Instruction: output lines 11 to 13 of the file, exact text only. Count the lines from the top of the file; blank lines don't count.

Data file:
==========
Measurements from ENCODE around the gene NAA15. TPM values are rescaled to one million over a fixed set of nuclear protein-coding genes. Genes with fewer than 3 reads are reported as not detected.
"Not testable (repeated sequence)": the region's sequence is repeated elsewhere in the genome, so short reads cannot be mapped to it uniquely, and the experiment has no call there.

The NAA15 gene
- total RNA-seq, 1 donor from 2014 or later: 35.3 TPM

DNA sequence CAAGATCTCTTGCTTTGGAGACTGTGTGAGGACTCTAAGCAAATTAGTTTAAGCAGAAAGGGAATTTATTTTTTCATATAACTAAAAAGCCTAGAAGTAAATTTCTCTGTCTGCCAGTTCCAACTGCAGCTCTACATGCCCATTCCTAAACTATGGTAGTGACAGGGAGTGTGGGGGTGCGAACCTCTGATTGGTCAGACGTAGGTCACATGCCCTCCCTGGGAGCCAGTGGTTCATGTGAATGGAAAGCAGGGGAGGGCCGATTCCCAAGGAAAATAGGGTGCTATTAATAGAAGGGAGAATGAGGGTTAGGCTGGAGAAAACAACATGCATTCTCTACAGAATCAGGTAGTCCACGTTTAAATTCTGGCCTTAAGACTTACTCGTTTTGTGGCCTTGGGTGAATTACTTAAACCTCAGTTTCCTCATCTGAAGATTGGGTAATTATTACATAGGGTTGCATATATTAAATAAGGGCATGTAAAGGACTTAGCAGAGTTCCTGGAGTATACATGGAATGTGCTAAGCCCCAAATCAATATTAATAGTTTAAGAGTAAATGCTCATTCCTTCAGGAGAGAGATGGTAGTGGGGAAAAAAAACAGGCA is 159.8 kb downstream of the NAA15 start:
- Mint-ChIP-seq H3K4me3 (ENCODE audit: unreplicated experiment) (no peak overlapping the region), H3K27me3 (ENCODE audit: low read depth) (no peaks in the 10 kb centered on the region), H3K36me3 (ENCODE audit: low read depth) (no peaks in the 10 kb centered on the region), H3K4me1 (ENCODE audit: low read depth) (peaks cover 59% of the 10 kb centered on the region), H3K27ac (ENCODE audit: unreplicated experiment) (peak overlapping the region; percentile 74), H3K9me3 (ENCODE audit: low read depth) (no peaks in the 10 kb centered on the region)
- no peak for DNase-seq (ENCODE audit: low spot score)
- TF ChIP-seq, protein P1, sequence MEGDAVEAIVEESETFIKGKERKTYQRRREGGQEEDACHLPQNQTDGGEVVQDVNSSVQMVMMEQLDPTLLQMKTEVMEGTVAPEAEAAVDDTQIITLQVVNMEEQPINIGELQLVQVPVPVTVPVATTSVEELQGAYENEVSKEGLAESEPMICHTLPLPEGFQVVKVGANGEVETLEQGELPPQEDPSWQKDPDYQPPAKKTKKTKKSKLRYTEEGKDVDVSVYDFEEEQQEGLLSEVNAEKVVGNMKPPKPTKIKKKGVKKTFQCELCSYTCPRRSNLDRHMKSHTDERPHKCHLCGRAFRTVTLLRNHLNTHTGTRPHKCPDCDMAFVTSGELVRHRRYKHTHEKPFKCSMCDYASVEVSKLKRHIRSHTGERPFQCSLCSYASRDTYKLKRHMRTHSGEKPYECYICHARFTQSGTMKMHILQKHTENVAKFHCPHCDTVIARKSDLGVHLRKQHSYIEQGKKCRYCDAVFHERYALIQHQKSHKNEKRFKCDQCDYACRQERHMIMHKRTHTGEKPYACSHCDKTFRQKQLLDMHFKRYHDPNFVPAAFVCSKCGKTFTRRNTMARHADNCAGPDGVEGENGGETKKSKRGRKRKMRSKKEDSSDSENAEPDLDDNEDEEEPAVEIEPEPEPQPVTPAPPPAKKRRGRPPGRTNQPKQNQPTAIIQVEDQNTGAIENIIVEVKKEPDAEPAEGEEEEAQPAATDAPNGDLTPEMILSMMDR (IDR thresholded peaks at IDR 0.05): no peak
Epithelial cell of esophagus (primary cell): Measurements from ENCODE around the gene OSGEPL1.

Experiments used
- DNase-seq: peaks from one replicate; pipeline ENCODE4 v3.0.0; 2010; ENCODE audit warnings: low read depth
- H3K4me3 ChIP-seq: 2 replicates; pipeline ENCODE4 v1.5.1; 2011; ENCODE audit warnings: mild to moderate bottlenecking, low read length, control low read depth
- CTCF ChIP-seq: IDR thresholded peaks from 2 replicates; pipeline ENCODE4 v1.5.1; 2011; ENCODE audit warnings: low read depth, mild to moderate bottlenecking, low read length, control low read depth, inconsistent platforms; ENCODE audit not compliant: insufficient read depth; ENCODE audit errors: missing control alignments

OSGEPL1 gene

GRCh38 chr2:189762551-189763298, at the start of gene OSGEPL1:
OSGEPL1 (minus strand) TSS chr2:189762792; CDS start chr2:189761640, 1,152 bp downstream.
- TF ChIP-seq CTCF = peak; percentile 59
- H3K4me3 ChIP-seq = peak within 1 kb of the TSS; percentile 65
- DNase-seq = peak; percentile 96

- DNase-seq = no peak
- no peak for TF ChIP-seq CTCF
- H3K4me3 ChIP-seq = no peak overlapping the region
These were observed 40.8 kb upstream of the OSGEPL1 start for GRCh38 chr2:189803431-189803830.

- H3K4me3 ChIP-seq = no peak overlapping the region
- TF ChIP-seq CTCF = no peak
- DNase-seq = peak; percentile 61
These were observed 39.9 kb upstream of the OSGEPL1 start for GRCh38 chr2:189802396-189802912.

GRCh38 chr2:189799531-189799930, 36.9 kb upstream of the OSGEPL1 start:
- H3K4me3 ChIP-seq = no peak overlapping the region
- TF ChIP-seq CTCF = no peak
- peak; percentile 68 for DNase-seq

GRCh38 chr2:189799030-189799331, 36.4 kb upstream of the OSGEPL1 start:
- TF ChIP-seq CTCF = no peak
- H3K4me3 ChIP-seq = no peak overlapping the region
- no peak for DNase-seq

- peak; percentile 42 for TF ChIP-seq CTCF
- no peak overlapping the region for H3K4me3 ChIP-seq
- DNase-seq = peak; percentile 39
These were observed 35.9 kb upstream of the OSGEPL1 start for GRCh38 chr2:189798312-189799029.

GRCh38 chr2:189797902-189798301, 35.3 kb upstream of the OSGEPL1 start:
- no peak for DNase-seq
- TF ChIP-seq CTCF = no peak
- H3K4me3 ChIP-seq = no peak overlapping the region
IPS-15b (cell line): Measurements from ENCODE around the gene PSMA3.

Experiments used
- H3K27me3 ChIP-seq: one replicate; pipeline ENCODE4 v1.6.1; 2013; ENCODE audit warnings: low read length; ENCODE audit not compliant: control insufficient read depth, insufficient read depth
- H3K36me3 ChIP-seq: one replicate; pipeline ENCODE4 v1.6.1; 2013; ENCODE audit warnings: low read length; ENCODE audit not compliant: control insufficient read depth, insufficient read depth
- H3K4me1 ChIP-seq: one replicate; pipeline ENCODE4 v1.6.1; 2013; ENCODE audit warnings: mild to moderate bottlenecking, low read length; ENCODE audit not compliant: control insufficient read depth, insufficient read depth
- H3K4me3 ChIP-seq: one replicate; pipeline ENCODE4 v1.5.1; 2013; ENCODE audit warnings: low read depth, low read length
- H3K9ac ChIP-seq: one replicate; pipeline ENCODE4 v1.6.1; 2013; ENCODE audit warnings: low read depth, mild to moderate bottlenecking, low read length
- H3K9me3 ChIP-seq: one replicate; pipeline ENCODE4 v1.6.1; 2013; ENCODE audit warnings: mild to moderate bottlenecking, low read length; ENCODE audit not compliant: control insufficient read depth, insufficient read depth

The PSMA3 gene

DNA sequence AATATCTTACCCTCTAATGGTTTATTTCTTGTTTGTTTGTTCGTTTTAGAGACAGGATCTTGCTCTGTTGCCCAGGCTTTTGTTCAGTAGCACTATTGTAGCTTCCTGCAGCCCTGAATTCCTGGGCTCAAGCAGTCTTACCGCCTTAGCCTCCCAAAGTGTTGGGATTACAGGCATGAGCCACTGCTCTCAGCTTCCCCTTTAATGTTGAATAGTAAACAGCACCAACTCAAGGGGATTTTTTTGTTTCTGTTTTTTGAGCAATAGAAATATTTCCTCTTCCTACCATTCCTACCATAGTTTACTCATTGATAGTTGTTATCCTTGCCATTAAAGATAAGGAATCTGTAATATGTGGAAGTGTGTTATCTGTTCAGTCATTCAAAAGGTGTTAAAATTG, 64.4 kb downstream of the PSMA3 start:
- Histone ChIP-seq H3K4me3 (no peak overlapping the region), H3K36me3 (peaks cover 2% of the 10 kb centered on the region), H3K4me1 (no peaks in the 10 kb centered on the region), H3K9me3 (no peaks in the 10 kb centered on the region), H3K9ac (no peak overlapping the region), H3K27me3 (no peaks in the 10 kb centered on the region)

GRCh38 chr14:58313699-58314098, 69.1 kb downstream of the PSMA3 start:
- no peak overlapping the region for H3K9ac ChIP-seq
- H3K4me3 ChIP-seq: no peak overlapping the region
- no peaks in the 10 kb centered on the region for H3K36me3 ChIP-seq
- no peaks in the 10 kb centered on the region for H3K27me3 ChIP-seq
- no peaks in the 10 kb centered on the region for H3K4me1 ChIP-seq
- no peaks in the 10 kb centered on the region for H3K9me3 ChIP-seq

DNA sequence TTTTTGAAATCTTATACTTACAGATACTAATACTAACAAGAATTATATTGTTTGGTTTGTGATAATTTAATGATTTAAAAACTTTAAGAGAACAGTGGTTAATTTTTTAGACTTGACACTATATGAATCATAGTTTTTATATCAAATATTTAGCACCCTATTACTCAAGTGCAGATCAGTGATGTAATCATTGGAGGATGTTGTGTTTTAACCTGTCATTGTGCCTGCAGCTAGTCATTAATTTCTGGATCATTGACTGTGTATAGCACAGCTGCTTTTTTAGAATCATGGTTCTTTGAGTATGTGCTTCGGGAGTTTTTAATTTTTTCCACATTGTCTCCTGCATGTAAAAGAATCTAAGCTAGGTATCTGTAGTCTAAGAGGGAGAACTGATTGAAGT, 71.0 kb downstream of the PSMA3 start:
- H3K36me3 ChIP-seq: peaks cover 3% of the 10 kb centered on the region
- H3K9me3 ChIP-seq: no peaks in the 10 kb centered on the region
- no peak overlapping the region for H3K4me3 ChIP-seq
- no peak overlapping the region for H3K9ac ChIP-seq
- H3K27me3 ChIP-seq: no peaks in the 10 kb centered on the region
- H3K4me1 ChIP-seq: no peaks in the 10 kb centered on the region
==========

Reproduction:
- DNase-seq: peaks from one replicate; pipeline ENCODE4 v3.0.0; 2010; ENCODE audit warnings: low read depth
- H3K4me3 ChIP-seq: 2 replicates; pipeline ENCODE4 v1.5.1; 2011; ENCODE audit warnings: mild to moderate bottlenecking, low read length, control low read depth
- CTCF ChIP-seq: IDR thresholded peaks from 2 replicates; pipeline ENCODE4 v1.5.1; 2011; ENCODE audit warnings: low read depth, mild to moderate bottlenecking, low read length, control low read depth, inconsistent platforms; ENCODE audit not compliant: insufficient read depth; ENCODE audit errors: missing control alignments